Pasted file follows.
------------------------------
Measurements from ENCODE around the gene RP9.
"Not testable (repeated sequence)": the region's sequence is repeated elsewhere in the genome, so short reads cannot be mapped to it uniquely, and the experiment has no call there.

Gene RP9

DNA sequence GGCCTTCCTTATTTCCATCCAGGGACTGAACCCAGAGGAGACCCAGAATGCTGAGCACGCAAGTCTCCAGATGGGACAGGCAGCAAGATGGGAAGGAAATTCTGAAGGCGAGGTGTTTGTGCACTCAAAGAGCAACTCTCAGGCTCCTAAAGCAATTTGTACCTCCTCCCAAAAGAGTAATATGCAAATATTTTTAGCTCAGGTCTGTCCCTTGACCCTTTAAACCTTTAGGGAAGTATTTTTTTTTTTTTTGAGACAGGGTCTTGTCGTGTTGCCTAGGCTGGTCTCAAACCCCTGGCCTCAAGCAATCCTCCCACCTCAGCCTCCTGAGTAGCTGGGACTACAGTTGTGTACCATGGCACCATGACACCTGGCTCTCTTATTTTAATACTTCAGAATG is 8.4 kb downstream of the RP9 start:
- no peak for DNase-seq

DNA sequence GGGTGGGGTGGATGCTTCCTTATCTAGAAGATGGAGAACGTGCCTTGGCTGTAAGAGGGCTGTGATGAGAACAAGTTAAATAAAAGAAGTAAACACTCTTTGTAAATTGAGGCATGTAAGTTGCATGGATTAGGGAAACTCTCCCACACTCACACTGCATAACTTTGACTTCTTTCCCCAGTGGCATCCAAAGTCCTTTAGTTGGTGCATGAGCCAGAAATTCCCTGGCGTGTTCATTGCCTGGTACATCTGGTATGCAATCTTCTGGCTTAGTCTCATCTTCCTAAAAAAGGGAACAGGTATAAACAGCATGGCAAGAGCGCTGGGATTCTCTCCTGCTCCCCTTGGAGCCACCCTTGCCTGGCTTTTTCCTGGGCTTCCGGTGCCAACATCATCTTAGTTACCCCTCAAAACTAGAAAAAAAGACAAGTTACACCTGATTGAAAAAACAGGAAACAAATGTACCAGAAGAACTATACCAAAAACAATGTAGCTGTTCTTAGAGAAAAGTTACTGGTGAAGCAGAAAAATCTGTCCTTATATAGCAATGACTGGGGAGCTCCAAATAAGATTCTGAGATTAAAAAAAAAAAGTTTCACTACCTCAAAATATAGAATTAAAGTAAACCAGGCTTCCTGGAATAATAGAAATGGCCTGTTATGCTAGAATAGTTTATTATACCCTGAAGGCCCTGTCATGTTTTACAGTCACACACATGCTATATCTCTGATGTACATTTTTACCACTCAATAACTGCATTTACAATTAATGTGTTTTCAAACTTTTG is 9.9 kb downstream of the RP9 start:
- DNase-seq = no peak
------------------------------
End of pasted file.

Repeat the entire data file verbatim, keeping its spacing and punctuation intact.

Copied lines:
Measurements from ENCODE around the gene RP9.
"Not testable (repeated sequence)": the region's sequence is repeated elsewhere in the genome, so short reads cannot be mapped to it uniquely, and the experiment has no call there.

Gene RP9

DNA sequence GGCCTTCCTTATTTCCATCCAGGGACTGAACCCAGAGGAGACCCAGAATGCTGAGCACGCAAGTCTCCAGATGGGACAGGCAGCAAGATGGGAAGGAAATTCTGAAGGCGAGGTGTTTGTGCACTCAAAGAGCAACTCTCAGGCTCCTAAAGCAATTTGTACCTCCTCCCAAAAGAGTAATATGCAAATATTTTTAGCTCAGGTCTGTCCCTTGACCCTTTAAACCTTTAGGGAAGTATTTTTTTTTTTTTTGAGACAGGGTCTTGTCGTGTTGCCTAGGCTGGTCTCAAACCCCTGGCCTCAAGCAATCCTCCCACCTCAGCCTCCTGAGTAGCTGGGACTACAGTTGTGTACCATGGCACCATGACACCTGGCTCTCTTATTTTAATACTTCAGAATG is 8.4 kb downstream of the RP9 start:
- no peak for DNase-seq

DNA sequence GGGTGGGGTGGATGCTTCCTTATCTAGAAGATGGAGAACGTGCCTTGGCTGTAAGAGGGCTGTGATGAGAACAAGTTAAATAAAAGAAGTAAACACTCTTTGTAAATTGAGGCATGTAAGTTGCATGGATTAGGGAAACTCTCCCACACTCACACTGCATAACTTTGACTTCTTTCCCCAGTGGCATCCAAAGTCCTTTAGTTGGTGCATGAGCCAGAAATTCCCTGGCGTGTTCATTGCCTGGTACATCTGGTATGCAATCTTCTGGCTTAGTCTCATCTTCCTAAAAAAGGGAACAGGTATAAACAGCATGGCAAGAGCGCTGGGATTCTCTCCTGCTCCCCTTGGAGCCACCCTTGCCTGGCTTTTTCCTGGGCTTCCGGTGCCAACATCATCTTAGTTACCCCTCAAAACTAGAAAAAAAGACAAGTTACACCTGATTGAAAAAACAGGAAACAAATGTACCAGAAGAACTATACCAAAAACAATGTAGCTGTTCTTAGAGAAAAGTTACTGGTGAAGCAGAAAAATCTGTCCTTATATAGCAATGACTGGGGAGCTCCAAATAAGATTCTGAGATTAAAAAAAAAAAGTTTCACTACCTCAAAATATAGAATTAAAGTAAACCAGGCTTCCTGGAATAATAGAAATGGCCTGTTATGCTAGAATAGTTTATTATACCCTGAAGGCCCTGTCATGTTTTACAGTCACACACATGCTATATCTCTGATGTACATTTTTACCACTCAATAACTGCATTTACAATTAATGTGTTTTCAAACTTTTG is 9.9 kb downstream of the RP9 start:
- DNase-seq = no peak